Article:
Many students will name Charlotte as the hero, but she is a supporting character I like to call, “the Teacher Character,” because she helps the hero the most on his journey. Wilbur is the hero because he wants something, but he won’t achieve his goal until the end.


What does the hero want? Wilbur wants to live.

This is the hero’s goal, and it determines the end of the book. In Charlotte’s Web, Wilbur wants to live, and several supporting characters help make his dream a reality as the story unfolds.


What is the problem, or why is Wilbur’s life in danger? Fern’s uncle, Mr. Zuckerman, wants to eat him!

Several supporting characters, including Charlotte and Templeton the rat, help Wilbur convince Mr. Zuckerman that he is “SOME PIG” and way too “TERRIFIC” to eat.

Below is an outline I created of the plot in Charlotte’s Web. Teachers, feel free to use this outline in the classroom. It’s a great tool for readers and writers. Seeing how the story unfolds, step-by-step, might help you outline the plot in your own story.

Charlottes Web Plot

Double-click to view and print the full page.

For more information about E. B. White and Charlotte’s Web, try these websites:

E. B. White Official Website

Charlotte’s Web Study Guide

Activities at

Charlotte’s Web at

More Links at eThemes (

Hans Christian Andersen

The most famous Danish writer for children, Hans Christian Andersen, died 136 years ago today. He is the father of the modern fairy tale, and I am one of his most dedicated students.

Statue of Hans Christian Andersen in New York City's Central Park. Image from Wikimedia Commons.

Of the many authors I admire, Hans Christian Andersen has influenced my children’s writing the most. His timeless stories have a universal appeal, and when I create a picture book, I strive to emulate his style.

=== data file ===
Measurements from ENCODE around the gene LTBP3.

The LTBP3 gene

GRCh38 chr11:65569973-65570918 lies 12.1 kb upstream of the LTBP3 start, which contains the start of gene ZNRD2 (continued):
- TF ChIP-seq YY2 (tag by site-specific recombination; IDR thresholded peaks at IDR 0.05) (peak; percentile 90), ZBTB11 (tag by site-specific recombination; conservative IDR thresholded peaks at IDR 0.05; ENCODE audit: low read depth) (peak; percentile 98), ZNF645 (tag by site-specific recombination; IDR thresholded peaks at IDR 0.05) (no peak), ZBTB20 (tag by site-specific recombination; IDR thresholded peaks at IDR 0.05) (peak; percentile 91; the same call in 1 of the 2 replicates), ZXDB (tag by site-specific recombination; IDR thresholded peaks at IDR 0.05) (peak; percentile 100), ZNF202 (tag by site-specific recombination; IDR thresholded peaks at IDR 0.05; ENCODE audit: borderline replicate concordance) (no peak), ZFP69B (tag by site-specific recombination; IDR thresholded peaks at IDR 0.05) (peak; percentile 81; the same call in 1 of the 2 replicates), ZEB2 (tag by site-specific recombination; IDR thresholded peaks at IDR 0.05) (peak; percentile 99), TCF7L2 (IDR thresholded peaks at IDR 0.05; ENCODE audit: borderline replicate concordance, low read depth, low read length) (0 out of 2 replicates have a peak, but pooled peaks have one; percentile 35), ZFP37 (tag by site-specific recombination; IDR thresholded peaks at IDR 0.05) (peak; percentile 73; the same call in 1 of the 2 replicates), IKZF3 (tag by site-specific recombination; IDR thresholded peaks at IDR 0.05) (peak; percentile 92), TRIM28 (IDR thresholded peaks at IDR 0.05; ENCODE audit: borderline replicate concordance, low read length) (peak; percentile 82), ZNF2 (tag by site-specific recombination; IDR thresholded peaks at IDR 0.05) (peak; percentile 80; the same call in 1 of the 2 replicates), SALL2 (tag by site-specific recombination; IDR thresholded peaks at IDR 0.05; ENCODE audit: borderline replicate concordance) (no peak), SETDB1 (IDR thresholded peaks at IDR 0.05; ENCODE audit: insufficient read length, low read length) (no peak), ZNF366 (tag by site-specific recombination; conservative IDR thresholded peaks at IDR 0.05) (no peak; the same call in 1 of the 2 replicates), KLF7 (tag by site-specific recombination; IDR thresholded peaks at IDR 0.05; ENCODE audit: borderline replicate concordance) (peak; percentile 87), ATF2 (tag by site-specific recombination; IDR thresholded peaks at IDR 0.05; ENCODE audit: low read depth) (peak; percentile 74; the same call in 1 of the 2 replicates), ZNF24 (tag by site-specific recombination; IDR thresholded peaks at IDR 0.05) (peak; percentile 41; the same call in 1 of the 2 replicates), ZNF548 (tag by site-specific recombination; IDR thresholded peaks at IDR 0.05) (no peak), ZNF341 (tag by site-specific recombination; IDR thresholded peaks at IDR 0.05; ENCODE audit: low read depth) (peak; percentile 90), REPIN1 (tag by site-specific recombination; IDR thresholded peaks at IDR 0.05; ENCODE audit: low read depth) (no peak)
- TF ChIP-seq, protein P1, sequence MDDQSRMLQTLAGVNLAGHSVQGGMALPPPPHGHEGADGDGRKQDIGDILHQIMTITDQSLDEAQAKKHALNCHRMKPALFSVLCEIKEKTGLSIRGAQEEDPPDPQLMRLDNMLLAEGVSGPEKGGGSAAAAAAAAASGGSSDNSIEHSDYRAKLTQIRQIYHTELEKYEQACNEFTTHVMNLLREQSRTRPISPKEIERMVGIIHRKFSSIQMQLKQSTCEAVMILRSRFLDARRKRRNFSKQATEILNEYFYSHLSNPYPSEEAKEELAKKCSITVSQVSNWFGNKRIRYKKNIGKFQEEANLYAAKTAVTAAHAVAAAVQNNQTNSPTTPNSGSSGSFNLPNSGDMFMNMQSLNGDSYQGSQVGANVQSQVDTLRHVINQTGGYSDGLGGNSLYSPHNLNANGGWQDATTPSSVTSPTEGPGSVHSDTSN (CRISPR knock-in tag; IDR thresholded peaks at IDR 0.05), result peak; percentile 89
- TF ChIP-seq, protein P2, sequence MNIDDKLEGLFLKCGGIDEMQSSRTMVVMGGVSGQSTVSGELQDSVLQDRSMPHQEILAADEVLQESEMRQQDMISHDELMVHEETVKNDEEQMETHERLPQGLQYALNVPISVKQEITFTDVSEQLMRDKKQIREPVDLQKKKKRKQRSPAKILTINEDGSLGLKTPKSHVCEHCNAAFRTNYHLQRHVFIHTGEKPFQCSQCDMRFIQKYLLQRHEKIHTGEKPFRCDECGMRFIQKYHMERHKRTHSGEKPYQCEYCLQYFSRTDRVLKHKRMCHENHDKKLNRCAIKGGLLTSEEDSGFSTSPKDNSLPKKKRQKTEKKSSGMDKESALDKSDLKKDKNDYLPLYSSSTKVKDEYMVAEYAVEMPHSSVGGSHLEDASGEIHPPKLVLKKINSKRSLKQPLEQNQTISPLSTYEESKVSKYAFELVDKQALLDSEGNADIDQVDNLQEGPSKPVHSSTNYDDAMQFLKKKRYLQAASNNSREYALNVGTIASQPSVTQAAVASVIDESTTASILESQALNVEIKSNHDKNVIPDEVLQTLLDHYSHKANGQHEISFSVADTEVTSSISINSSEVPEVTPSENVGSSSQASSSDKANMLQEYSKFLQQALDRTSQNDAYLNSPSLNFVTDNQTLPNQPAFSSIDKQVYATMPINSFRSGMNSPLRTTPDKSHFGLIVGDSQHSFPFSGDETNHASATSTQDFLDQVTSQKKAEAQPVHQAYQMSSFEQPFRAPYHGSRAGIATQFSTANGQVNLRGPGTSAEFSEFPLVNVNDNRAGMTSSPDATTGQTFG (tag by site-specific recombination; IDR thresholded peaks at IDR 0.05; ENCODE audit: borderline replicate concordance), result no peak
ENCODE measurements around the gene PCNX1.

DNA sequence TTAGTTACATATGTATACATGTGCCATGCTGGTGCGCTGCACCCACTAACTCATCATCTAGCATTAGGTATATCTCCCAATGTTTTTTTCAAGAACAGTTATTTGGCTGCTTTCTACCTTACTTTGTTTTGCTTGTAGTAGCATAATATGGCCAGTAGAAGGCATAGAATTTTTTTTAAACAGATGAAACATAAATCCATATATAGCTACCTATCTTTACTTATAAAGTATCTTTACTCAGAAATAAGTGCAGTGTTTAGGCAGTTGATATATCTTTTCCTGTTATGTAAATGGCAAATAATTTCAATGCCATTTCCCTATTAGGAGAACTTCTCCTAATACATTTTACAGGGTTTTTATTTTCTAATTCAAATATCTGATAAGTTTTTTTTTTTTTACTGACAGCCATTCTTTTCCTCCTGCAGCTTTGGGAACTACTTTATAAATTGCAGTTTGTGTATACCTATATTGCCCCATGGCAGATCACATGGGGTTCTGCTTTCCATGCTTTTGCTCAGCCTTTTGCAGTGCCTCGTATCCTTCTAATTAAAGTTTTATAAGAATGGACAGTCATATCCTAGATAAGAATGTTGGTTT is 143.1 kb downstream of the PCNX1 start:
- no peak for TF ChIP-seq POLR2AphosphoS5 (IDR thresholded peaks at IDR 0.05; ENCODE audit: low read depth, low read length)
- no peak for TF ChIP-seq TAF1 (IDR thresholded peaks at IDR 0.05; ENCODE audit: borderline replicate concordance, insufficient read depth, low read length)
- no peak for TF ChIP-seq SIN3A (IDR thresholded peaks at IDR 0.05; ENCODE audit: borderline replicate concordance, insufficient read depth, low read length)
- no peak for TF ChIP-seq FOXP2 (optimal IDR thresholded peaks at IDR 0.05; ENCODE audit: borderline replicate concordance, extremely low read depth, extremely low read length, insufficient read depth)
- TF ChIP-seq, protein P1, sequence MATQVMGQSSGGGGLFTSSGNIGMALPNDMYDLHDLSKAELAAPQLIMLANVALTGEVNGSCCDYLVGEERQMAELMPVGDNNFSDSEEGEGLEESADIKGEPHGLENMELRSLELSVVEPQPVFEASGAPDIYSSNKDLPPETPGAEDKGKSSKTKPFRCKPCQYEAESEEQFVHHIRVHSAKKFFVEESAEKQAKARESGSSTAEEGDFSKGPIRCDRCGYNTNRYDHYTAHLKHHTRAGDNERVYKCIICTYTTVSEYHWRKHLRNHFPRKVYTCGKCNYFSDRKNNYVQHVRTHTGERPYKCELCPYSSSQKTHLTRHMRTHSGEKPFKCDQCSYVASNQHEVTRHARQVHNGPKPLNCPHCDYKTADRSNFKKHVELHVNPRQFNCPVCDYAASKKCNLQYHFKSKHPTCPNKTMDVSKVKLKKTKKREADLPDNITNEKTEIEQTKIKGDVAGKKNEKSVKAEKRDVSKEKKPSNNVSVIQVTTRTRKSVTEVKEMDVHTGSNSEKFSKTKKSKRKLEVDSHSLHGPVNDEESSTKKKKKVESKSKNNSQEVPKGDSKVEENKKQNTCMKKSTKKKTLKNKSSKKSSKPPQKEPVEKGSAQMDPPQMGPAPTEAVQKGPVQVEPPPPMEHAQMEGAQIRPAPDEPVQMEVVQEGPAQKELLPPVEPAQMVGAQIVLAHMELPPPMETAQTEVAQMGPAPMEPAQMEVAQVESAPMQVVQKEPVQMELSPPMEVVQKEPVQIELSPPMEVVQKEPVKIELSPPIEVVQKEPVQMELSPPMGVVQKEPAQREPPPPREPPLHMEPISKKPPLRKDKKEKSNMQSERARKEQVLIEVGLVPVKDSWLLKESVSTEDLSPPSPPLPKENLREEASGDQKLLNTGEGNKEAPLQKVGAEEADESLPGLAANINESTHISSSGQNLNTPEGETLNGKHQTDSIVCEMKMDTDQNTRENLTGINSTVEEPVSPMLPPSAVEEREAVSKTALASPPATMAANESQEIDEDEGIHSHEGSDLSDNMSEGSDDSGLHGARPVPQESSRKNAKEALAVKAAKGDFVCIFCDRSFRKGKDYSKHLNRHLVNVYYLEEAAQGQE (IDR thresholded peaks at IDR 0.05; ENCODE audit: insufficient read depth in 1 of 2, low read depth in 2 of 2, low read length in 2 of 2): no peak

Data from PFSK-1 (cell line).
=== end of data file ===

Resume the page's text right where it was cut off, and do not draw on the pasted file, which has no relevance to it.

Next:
Polliwog Book Cover

Polliwog Book Cover

My third picture book, POLLIWOG, was heavily influenced by Andersen’s THE UGLY DUCKLING. “At last the large egg broke, and a young one crept forth crying, ‘Peep, peep.'” The large duckling does not know he will become a swan. Likewise, in my story, little Polliwog does not realize she will turn into a frog. In homage to Andersen, the species of my frog is a Spring Peeper. Polliwog does not sing in my story because female spring peepers do not sing. Only the male frogs sing, ‘Peep, peep, peep,’ but Polliwog will lay eggs and hatch more little polliwogs thus continuing the circle of life.

Vilhelm Pedersen illustration for "Ugly Duckling" from Wikimedia Commons.

POLLIWOG is a popular book with boys, but the boys often comment on the fact that Polliwog is female. Several boys asked me to put a male hero in my next book, so I chose to write about a sea horse. Although I was not consciously aware of it, I believe Andersen’s THE LITTLE MERMAID had some influence on my latest book, ‘SEA HORSE, RUN!’.

The opening lines of THE LITTLE MERMAID read: “Far out in the ocean, where the water is as blue as the prettiest cornflower, and as clear as crystal, it is very, very deep; so deep, indeed, that no cable could fathom it: many church steeples, piled one upon another, would not reach from the ground beneath to the surface of the water above.”

The first lines of ‘SEA HORSE, RUN!’ are: “Far across the ocean, a reef kissed the surface of the water. Coral covered the reef, and Coral was alive. Coral loved to sing, but the only animal that could hear her song was Sea Horse.”

Pages 4 to 5 of Sea Horse, run! by Tammy Carter Bronson

Hans Christian Andersen was born April 2, 1805 and died August 4, 1875.

136 years later, Hans Christian Andersen’s stories for children endure, and he continues to influence modern literature.

Painting of Andersen, 1836, by Christian Albrecht Jensen (From Wikimedia Commons)


Read an essay about The Father of the Modern Fairy Tale by Terri Windling.

Visit the Hans Christian Andersen Center.

The Ugly Duckling (1844; On-line version annotated by Heidi Anne Heiner).